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Carrie and Glen Smith stole away from their uncle Danny McGovern’s veggie stand to sample the scents of White Mountain Honey Farm’s beeswax soaps.

Find farm fare and friends at market

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The lure of plump eggplant bulbs and summer squash peeking out from their crates and the sunburst of dahlias and daisies reaching out to be picked is enough to keep a shopper quite busy at the Yellow Springs Farmer’s Market every Saturday morning. But it doesn’t take much, with the familiar faces and friendly smiles, to get beyond just buying produce. In its nearly 30 years in the King’s Yard parking lot, the farmer’s market has become an opportunity to learn all kinds of things one doesn’t think to ask in the grocery aisle. Which variety of garlic is best for pesto? After the honey is collected, what can you make out of the comb? How can raw milk be purchased legally in Yellow Springs?

With many new vendors who supply the market with a wide array of products to try and to learn about, the market is growing to keep up with a keen interest residents have in eating locally, knowing how their food is grown and who it is who grows it. What better way is there of finding out than to ask the growers who know?

Evelyn Greene used her cutes to sell nine-week old Labradoodle puppies.

Evelyn Greene used her cutes to sell nine-week old Labradoodle puppies.

Tucked into the back corner of the market, Peach Mountain Organics farmers Doug Seibert and Leslie Garcia have been raising vegetables, herbs and flowers on their 37-acre farm in Spring Valley since 1992 and have a wealth of knowledge about the growing seasons in southern Ohio. Picking through the garlic baskets on Saturday, local resident Alice Robrish, who is trying to raise garlic in her garden at home, asked about growing hard- versus soft-necked garlic for making pesto. The answer she got was about more than just pesto.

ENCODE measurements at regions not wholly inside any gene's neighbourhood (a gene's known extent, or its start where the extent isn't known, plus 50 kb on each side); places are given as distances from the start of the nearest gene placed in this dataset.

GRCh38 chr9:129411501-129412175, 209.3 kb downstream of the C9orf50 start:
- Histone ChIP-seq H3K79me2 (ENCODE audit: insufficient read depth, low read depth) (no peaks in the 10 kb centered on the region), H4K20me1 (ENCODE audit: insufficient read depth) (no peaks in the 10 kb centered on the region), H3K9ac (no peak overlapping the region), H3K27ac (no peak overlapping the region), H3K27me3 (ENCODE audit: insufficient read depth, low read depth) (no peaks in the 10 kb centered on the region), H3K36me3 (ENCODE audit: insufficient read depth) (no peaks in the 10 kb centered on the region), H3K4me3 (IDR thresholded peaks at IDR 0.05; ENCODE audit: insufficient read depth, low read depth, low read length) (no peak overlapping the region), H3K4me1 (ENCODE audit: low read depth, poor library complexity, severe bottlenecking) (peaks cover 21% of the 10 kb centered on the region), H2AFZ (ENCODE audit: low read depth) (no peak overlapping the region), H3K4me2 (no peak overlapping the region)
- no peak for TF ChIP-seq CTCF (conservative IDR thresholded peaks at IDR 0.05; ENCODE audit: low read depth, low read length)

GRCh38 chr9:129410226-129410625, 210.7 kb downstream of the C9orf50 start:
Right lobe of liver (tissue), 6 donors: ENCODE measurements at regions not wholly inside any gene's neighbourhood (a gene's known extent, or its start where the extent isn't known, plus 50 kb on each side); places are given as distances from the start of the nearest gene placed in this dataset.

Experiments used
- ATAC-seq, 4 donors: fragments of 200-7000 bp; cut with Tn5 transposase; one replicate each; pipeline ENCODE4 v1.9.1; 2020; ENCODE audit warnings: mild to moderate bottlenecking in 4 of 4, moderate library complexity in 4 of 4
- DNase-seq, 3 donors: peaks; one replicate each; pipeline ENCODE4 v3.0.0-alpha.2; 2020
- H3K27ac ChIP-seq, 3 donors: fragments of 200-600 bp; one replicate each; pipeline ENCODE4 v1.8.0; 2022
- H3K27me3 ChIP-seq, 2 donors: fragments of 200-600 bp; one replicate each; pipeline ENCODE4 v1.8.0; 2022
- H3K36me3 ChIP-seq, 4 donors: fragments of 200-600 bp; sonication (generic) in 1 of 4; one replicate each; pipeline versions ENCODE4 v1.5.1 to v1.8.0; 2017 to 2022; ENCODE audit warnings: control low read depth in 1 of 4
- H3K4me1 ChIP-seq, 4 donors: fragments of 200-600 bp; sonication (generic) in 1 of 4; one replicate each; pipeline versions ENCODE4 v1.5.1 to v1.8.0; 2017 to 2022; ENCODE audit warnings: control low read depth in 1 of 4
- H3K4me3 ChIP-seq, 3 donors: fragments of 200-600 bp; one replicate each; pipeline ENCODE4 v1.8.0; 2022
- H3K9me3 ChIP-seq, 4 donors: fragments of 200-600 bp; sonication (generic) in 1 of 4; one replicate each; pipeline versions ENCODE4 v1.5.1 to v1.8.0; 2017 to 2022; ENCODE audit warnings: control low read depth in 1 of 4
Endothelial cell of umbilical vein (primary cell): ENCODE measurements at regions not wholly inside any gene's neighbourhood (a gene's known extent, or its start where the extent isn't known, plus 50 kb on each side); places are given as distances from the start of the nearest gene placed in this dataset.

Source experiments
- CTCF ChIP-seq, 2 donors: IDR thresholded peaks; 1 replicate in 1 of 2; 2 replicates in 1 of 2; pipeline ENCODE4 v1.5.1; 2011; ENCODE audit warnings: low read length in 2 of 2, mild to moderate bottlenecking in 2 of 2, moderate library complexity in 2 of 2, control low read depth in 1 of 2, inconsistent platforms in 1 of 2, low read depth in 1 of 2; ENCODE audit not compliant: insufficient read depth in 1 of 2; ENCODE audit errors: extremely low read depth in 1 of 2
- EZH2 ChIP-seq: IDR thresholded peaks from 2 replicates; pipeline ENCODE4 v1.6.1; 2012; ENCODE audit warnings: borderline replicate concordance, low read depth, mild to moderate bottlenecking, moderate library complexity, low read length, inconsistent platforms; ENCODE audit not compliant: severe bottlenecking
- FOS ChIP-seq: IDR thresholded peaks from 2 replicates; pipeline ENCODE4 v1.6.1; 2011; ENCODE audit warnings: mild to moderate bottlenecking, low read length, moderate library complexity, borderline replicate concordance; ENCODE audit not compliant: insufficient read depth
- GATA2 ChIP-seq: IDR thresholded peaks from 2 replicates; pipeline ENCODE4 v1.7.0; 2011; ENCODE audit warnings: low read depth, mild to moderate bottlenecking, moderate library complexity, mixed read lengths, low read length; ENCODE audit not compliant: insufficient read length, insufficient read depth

Some people think there are just two types of garlic, hard-neck and soft-necked, Seibert said. But he has learned that with the variable Ohio weather, such as this year’s unpredictably wet summer that supported Polish Jenn and Killarney red, the standby varieties don’t always do so well. Instead, Peach Mountain grows nearly 100 varieties of garlic just to ensure that some of them will survive whatever unseasonable drought, frost or flood is thrown their way, Seibert said.

Just then Ellis Jacobs came by looking for good tomatoes. Seibert explained that the variety in the front did the best this year and spoke again about the reasons why.

For Seibert, whose farm survives on sales at the Yellow Springs Farmer’s Market and to restaurants such as the Winds Cafe, educating customers who are interested in the growing process is “really what it’s all about,” he said, referring to his “crazy way of making a living” solely off of farming.

“It’s what I read about, what I think about all day every day, and this is the only chance I get all week to expound on what I do,” he said.

Dan Accurso, who has sold organic bison meat at the market for four years, talks easily about Running Bare Ranch, which he and his wife Debi operate near the Clark County Fairgrounds. A retired school teacher with a long-time fascination with the old West, Accurso began breeding in 2001 and now has 28 head of bison raised totally naturally on filtered well water without herbicide, pesticide or growth hormone. Committed to sustainable agriculture, he believes bison are the healthiest for consumption because humans have not interfered with their genetic code by overbreeding them.